Review: Star Wars: Brotherhood tells an epic, emotional, essential Obi-Wan and Anakin story

Star Wars: Brotherhood. Image courtesy
Star Wars: Brotherhood. Image courtesy /

Star Wars: Brotherhood does many things right, but most of all, it gives prequel fans the Obi-Wan and Anakin story they’ve been waiting 20 years for.

Though Brotherhood is not the first novel to chronicle the tumultuous and foreboding Clone Wars era, author Mike Chen’s Star Wars debut is both action-packed and quietly intimate as it explores the earliest days of the conflict that spelled the end for the Jedi Order and the Republic.

Brotherhood is as much about the evolving relationship between Obi-Wan Kenobi and Anakin Skywalker as it is about the changes they’re personally experiencing – with the Order, with the clone troopers, with the government, and within themselves. And being a prequel era novel, Brotherhood is also very much about the wide variety of politics and cultures in the galaxy, and at many times puts the Republic on trial for the decades of wrongs and neglect that feed into the Separatist cause.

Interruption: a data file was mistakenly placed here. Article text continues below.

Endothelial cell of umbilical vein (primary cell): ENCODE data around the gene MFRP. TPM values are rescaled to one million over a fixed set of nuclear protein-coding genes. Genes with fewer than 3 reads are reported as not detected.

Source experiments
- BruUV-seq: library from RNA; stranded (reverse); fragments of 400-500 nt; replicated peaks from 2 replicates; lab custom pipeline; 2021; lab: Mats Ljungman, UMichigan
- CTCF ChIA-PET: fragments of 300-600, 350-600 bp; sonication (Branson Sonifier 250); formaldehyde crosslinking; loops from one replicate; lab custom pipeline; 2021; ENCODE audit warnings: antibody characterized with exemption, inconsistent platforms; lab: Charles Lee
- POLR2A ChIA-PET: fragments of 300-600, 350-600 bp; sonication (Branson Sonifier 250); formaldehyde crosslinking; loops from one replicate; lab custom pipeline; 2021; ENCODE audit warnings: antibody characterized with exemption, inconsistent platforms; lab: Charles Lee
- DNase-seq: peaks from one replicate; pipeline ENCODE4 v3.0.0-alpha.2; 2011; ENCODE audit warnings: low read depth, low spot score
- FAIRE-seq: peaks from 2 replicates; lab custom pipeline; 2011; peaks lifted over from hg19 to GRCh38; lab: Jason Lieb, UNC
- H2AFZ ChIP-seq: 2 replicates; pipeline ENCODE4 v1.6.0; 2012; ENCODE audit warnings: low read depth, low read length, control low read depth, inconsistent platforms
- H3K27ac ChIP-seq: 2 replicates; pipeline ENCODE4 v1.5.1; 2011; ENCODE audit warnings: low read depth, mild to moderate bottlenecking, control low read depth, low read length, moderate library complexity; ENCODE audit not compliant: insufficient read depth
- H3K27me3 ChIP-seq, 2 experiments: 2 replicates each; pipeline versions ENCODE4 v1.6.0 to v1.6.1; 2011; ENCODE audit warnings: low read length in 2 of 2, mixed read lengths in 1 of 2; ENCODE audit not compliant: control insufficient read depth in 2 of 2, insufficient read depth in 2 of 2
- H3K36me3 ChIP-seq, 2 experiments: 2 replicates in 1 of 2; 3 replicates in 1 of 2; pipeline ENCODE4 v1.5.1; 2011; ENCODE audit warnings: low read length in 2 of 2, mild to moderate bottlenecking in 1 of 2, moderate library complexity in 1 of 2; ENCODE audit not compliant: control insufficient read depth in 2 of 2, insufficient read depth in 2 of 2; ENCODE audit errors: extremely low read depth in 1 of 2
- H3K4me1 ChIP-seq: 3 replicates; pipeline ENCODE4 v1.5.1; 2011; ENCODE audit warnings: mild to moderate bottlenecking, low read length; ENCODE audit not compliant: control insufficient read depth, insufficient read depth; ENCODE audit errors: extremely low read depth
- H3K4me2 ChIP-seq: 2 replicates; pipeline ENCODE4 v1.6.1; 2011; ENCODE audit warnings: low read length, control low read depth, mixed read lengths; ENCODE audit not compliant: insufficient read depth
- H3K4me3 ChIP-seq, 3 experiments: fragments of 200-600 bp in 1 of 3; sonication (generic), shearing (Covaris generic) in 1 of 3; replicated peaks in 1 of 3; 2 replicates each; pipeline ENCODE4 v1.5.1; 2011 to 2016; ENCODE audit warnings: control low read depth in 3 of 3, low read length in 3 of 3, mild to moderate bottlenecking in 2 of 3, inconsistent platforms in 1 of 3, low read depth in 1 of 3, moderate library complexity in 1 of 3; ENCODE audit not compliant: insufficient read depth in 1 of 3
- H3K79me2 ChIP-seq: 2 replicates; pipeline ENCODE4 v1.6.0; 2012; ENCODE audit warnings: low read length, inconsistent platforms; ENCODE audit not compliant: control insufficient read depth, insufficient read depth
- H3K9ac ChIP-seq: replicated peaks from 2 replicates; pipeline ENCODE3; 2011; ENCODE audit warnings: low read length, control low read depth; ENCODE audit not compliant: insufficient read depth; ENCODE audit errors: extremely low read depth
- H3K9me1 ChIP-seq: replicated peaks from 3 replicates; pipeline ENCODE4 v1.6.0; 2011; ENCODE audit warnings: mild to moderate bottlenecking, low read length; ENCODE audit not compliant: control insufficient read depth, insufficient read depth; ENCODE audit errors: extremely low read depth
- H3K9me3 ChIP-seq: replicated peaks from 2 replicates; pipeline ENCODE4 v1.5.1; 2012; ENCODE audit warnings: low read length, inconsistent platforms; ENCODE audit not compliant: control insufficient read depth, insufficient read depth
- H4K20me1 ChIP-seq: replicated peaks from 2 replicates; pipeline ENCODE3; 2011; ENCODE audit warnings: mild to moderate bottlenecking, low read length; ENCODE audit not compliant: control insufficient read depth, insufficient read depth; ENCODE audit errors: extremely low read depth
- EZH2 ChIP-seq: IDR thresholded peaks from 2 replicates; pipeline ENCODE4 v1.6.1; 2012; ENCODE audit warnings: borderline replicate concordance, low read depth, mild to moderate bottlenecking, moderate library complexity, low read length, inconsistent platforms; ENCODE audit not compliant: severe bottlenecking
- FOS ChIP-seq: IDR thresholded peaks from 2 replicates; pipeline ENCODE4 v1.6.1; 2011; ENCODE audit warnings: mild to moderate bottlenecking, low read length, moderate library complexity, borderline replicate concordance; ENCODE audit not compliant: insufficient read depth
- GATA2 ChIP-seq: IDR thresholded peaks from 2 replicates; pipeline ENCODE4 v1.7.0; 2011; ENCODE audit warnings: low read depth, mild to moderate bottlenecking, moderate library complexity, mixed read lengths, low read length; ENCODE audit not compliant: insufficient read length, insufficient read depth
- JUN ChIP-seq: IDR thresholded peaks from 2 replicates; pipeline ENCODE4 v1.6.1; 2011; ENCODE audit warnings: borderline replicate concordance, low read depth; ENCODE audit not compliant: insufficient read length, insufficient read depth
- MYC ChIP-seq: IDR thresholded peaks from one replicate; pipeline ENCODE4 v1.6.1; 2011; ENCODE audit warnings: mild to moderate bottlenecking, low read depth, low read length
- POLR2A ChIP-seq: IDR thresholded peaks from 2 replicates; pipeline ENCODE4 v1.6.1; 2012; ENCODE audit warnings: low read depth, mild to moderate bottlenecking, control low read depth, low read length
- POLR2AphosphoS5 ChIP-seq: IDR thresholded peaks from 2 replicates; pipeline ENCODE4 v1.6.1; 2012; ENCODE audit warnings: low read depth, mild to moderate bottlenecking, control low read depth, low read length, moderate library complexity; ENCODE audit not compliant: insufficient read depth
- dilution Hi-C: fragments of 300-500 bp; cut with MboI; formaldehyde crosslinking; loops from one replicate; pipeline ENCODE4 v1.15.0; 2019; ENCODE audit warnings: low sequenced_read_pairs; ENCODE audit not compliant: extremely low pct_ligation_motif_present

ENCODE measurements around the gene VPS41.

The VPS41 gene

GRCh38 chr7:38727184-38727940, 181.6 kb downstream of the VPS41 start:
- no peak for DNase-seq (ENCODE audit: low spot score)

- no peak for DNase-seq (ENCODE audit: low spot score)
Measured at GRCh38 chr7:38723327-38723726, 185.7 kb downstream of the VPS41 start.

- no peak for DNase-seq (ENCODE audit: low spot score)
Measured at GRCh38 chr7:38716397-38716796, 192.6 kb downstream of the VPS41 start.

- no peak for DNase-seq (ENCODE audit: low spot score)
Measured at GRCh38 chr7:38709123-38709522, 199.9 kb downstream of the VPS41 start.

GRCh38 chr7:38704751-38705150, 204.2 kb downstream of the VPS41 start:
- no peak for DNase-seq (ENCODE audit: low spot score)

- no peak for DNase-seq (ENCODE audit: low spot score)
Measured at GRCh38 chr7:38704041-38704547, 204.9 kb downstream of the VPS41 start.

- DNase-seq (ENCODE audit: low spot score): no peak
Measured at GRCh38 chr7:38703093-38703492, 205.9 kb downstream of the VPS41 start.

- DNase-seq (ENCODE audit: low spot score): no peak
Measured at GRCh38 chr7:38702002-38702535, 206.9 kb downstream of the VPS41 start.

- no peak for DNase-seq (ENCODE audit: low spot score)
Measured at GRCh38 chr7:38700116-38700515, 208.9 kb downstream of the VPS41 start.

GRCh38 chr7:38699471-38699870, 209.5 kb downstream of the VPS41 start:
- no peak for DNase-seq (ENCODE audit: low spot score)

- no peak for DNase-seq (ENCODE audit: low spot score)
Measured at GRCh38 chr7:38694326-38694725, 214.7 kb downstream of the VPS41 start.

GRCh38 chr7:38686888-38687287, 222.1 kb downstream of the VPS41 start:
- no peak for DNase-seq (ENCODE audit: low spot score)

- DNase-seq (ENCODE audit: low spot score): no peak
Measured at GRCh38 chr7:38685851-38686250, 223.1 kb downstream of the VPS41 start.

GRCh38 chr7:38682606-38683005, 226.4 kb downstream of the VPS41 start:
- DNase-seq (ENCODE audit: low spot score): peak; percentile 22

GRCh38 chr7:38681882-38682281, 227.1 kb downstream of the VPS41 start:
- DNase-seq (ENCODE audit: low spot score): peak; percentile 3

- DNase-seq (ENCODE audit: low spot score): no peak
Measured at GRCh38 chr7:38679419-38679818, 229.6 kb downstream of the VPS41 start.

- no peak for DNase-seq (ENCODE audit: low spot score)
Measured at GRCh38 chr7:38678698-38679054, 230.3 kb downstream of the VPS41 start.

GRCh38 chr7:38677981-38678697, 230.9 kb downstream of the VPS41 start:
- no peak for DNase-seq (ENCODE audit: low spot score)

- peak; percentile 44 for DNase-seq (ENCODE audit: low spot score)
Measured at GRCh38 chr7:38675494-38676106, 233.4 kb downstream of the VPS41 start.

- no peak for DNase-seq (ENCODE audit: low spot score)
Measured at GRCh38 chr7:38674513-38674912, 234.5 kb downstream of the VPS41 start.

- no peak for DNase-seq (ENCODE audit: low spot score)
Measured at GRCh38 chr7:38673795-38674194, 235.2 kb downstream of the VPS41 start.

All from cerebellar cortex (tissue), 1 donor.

Future Sith Lord emperor and current Chancellor Palpatine may have orchestrated this war and the Jedi’s downfall, but the anger, outrage, and distrust of the Jedi felt by the worlds who left the Republic are very, very real.

Brotherhood is set in the earliest days of the Clone Wars, showing Anakin’s promotion to Jedi Knight and Obi-Wan’s to Master and a seat on the Jedi Council. Just as Anakin and Ob-Wan are navigating their new relationships and roles, the Jedi at large are trying to comprehend their place as peacekeepers-turned-generals.